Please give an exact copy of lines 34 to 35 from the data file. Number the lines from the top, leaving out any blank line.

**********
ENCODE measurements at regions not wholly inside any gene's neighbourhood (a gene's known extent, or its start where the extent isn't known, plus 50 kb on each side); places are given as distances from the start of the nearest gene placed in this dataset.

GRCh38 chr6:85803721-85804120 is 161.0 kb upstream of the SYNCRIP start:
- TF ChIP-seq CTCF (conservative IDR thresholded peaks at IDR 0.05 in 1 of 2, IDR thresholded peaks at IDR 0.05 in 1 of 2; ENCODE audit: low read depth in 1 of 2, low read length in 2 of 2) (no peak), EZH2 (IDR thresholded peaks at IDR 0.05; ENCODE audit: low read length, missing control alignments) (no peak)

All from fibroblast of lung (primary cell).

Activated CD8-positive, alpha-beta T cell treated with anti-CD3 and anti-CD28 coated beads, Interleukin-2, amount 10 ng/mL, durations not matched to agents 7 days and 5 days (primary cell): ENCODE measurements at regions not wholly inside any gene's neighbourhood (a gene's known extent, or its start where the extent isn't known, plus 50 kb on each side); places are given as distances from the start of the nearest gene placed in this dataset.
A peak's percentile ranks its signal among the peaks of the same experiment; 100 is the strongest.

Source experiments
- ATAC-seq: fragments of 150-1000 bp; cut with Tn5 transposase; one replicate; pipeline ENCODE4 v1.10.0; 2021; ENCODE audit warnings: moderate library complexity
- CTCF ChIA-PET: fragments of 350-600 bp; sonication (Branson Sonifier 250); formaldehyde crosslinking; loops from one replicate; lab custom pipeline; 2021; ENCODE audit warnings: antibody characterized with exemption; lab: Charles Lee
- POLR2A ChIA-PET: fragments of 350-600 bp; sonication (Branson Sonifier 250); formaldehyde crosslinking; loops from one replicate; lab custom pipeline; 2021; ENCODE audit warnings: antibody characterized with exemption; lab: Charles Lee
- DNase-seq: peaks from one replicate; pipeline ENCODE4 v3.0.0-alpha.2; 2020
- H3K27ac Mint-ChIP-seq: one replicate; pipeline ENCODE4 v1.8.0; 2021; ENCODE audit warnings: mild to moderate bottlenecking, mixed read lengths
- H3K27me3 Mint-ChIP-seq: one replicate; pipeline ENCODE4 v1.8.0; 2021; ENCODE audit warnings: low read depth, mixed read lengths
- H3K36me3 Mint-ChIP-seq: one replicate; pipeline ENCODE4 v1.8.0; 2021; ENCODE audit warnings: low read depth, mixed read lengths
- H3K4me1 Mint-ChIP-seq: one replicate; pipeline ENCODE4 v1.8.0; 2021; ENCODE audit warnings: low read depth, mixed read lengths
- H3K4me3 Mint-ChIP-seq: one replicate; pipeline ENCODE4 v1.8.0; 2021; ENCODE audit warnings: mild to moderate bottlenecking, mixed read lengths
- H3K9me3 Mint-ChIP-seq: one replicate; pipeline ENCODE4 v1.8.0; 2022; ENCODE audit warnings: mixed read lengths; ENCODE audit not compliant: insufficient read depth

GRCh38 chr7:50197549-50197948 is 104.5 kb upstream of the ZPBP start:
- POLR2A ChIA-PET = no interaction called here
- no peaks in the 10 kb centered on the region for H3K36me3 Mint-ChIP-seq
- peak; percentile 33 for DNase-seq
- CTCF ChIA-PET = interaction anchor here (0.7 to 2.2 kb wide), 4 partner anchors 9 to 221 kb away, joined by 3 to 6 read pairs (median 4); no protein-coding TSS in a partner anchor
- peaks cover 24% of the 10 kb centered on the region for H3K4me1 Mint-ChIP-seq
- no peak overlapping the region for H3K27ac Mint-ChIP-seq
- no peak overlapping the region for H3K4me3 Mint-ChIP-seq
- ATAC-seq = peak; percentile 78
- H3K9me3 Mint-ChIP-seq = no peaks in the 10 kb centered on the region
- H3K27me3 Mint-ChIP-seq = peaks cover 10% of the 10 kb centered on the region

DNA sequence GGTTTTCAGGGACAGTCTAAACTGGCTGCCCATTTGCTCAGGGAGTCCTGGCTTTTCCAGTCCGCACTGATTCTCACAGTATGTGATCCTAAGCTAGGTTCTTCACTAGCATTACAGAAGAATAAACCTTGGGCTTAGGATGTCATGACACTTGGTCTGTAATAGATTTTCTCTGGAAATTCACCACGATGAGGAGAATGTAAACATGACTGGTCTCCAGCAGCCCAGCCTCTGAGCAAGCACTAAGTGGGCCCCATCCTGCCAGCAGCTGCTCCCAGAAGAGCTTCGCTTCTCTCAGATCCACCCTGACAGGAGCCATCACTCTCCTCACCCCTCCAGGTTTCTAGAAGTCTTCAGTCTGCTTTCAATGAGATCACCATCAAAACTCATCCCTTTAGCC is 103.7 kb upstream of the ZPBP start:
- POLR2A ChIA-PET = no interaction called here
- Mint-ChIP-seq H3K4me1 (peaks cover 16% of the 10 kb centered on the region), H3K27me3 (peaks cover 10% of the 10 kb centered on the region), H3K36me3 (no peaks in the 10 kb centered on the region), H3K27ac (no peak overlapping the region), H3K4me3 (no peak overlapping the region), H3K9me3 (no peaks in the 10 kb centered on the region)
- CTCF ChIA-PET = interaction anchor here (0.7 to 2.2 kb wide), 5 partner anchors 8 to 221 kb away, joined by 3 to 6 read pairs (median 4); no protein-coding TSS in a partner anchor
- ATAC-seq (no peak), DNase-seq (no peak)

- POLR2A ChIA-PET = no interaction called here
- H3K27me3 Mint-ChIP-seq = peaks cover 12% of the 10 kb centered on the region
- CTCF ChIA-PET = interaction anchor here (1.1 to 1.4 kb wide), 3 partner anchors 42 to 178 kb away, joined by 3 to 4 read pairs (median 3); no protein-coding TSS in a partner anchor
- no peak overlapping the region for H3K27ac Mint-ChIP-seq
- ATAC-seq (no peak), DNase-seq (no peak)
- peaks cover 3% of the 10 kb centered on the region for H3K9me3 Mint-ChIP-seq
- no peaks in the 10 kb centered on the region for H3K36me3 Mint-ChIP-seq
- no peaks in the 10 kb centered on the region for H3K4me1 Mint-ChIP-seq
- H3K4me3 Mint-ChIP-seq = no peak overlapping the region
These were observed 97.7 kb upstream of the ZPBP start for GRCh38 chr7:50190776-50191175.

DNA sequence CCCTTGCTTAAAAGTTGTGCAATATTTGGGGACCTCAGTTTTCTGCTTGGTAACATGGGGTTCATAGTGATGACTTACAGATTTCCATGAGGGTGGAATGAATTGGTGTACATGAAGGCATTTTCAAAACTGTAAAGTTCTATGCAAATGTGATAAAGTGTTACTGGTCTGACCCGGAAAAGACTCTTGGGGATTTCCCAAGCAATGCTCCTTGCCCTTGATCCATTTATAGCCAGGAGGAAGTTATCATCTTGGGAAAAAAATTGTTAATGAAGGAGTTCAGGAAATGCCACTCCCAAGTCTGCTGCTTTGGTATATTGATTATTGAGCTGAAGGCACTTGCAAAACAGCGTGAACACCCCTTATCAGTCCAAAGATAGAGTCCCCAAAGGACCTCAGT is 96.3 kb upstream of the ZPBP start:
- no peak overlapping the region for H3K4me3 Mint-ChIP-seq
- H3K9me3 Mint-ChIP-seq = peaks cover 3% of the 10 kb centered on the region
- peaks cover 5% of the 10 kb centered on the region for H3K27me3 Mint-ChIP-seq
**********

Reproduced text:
- POLR2A ChIA-PET = no interaction called here
- H3K27me3 Mint-ChIP-seq = peaks cover 12% of the 10 kb centered on the region